The Council is responsible for creating and upholding national policy, programming and organizing recruitment activities. Members work to promote academic achievement and social service within the Greek community.
National Pan-Hellenic Council
National Pan-Hellenic Council
The National Pan-Hellenic Council is the governing board of the historically African American fraternity and sorority at Baker University. Members are elected or appointed by their chapters to serve as delegates. Council members meet weekly to plan activities and promote the values and ideals of their chapters. They work to create leadership opportunities for their members and to serve the Baker campus and the Baldwin City community.
The Interfraternity Council is the governing board of three national fraternities and one local fraternity at Baker University. Members are elected or appointed by their fraternities to serve as delegates. They work on behalf of all fraternity members to ensure that Baker’s Greek system is a vital and active part of the University and community. Council members also work to promote academic achievement and create leadership opportunities for their fellow fraternity members.
IFC Nine Basic Expectations
These nine basic expectations of fraternity membership are approved and agreed upon by all the national fraternities associated with the North-American Interfraternity Conference.
- I will know and understand the ideals expressed in my fraternity ritual and will strive to incorporate them in my daily life.
- I will strive for academic achievement and practice academic integrity.
- I will respect the dignity of all persons; therefore, I will not physically, mentally, psychologically or sexually abuse or harm any human being.
- I will protect the health and safety of all human beings.
- I will respect my property and the property of others; therefore, I will neither abuse nor tolerate the abuse of property.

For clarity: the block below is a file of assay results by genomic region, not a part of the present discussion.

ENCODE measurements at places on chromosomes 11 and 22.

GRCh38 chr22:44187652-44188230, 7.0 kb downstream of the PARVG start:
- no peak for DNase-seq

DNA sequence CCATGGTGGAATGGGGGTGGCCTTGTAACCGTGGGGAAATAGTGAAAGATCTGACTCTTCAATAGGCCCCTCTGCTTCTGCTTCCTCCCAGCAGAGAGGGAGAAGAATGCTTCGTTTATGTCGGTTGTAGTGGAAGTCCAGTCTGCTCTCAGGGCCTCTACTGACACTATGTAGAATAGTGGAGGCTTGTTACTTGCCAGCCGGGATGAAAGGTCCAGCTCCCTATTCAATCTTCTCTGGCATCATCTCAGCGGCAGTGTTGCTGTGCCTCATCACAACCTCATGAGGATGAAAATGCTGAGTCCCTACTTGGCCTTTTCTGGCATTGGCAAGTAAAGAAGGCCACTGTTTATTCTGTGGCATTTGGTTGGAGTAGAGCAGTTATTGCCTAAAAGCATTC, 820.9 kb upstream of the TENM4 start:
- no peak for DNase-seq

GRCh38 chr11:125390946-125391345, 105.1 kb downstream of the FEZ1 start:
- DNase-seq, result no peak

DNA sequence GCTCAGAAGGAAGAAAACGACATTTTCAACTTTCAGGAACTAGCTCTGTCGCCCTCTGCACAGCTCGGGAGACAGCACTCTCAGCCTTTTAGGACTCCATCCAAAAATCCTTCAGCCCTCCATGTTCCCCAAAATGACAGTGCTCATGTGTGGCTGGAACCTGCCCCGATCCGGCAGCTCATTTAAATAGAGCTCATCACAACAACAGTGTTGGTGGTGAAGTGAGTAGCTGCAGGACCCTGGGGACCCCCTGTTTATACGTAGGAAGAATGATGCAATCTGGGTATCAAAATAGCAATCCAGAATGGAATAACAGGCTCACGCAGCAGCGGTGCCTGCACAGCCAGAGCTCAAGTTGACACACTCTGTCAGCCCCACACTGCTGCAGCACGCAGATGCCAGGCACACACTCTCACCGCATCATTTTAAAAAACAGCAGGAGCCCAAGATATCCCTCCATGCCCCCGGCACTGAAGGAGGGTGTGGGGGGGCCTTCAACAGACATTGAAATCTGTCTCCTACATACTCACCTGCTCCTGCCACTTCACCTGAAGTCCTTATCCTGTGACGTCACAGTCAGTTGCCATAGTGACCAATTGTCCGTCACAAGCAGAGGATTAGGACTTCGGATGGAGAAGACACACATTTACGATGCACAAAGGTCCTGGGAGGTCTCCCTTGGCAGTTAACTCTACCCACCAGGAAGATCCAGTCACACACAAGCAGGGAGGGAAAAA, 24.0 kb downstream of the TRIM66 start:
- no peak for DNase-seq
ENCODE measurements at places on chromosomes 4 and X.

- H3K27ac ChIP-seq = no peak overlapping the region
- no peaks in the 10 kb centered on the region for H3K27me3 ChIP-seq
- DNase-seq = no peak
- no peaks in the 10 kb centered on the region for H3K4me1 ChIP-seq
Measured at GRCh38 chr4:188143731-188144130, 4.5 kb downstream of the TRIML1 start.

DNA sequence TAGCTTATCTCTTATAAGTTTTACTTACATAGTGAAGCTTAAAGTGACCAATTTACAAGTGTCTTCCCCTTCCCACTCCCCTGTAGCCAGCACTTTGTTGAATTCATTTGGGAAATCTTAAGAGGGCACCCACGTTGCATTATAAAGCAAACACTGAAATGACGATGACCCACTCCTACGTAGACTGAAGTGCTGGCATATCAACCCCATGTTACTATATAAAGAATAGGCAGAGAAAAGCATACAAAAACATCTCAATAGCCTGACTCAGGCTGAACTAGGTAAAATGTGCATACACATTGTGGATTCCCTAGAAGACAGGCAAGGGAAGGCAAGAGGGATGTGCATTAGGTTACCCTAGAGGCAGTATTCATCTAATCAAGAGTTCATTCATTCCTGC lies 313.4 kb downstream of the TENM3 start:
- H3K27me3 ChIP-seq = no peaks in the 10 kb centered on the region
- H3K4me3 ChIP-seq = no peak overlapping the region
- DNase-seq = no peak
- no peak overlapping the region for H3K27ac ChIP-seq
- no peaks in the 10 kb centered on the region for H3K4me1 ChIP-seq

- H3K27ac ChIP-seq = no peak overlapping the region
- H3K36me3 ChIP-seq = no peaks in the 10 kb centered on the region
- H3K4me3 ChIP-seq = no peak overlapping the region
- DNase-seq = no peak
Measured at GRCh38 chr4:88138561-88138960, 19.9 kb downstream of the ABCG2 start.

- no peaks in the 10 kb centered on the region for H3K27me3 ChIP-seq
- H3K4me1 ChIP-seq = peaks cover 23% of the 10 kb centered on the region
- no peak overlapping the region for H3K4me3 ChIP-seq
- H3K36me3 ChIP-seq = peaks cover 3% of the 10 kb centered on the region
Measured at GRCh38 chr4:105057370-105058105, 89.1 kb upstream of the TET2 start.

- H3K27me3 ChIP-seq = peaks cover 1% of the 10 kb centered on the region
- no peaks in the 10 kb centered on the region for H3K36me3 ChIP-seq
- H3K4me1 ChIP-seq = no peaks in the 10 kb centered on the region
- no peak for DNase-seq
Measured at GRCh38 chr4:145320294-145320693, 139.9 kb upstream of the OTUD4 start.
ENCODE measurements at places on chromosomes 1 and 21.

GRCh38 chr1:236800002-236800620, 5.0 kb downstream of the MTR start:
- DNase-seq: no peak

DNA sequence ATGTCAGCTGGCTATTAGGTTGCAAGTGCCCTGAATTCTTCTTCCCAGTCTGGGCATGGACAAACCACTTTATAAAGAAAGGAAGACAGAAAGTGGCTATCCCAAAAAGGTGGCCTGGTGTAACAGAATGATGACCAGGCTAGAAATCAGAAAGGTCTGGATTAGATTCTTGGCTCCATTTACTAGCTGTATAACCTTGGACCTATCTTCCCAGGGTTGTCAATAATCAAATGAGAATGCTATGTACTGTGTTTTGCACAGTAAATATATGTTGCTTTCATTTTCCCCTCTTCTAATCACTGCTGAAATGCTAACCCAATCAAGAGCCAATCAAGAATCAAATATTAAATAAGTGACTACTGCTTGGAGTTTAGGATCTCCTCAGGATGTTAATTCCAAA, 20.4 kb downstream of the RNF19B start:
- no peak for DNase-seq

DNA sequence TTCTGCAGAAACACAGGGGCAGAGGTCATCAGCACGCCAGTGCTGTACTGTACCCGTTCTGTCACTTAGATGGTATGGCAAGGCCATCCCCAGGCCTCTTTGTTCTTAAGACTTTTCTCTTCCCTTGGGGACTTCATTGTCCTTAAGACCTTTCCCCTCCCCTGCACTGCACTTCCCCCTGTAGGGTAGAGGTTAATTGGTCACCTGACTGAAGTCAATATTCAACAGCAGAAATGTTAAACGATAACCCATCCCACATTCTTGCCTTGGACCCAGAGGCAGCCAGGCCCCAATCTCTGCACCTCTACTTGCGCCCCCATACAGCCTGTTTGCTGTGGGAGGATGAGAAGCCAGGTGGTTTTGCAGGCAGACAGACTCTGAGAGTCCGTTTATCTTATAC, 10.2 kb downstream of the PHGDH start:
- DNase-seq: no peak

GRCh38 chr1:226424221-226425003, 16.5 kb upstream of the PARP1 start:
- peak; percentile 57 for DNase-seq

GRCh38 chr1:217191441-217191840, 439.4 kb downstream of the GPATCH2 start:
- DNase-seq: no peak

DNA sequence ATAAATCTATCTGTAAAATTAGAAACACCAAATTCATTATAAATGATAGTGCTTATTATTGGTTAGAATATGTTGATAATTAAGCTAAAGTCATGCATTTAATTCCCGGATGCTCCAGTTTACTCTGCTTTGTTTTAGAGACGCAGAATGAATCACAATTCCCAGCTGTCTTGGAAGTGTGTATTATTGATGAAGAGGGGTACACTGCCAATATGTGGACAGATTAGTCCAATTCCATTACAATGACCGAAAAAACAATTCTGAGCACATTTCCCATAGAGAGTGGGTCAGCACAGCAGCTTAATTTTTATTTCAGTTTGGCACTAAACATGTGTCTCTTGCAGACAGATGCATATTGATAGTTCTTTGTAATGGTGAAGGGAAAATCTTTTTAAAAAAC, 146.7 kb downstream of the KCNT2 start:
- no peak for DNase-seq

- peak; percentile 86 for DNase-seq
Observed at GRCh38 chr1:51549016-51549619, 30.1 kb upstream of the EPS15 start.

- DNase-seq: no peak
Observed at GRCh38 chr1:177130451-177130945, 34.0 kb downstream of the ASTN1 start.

- I will meet my financial obligations in a timely manner.
- I will neither use nor support the use of illegal drugs; I will neither misuse nor support the misuse of alcohol.
- I acknowledge that a clean and attractive environment is essential to both physical and mental health; therefore, I will do all in my power to see that the chapter property is properly cleaned and maintained.
- I will challenge all my fraternity members to abide by these fraternal expectations and will confront those who violate them.
Order of Omega
Order of Omega is the national honor society that recognizes outstanding leadership among fraternity and sorority members. Just 10 percent of Greeks are eligible for membership. Order of Omega members are a fixture in the community, initiating the Greek Week Hunger Hunt to replenish the Baldwin City Food Pantry and participating in other philanthropic activities.
Gamma Sigma Alpha National Academic Greek Honor Society is the premier organization committed to the academic success of members and alignment with the academic missions of institutions. Students are eligible for membership based on grade point average and membership in a fraternity or sorority. The society strives to uphold the high ideal of scholastic achievement. Junior and senior students with a GPA of at least 3.5 are eligible for membership. The Alpha Kappa chapter at Baker University was reactivated in 2009.